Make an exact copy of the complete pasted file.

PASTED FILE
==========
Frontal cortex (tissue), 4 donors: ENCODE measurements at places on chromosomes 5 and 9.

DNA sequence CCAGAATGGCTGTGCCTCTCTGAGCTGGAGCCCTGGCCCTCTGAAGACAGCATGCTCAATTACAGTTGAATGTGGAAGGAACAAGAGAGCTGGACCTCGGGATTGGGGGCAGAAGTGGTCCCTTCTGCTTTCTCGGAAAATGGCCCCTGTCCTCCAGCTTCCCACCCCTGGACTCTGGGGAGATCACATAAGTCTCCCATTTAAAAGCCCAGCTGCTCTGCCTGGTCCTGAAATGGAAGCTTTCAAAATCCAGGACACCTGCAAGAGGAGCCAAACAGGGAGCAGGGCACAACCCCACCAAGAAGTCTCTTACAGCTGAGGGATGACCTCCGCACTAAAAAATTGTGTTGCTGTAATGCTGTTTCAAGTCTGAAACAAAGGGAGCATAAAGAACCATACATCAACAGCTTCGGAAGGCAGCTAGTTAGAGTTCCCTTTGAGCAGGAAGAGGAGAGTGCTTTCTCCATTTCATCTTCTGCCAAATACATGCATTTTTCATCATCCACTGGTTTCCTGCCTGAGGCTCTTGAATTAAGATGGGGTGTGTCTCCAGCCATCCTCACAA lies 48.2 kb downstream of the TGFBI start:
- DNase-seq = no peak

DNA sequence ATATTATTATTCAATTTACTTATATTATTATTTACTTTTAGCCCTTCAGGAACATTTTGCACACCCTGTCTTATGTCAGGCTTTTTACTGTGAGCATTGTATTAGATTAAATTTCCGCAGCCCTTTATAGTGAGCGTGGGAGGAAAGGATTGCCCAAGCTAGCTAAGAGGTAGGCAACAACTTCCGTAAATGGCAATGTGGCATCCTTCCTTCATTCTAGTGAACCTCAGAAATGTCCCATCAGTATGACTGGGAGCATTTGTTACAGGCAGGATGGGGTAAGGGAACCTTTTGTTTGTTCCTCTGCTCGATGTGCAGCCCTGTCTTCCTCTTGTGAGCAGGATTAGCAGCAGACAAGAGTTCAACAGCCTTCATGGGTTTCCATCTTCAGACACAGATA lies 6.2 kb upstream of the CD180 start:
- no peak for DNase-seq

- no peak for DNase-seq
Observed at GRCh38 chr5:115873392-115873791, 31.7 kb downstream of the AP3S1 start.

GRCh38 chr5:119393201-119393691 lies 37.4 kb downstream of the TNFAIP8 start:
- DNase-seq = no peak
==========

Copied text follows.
Frontal cortex (tissue), 4 donors: ENCODE measurements at places on chromosomes 5 and 9.

DNA sequence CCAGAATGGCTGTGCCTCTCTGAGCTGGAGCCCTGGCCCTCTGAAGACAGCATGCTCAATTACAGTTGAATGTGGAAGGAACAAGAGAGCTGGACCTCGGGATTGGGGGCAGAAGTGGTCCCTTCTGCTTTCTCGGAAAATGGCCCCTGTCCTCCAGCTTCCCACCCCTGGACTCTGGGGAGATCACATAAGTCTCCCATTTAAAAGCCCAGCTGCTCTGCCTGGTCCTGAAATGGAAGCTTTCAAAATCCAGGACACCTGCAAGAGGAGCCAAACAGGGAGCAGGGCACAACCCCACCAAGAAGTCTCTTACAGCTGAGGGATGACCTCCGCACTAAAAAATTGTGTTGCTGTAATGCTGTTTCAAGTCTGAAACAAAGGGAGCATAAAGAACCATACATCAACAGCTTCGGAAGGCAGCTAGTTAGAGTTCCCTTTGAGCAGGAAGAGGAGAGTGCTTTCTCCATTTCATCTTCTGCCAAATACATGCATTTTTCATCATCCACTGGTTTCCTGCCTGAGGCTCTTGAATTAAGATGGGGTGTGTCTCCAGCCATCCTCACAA lies 48.2 kb downstream of the TGFBI start:
- DNase-seq = no peak

DNA sequence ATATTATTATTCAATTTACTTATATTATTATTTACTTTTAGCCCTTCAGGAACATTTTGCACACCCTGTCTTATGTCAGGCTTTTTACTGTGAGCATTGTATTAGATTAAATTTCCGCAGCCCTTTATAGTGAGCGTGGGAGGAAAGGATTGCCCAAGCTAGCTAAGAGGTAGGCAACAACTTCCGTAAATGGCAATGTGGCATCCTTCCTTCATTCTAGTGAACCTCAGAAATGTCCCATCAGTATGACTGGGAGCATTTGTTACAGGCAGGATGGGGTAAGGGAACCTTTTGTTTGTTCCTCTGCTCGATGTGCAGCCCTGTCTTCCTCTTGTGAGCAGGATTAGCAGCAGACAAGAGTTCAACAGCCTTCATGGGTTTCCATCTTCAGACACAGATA lies 6.2 kb upstream of the CD180 start:
- no peak for DNase-seq

- no peak for DNase-seq
Observed at GRCh38 chr5:115873392-115873791, 31.7 kb downstream of the AP3S1 start.

GRCh38 chr5:119393201-119393691 lies 37.4 kb downstream of the TNFAIP8 start:
- DNase-seq = no peak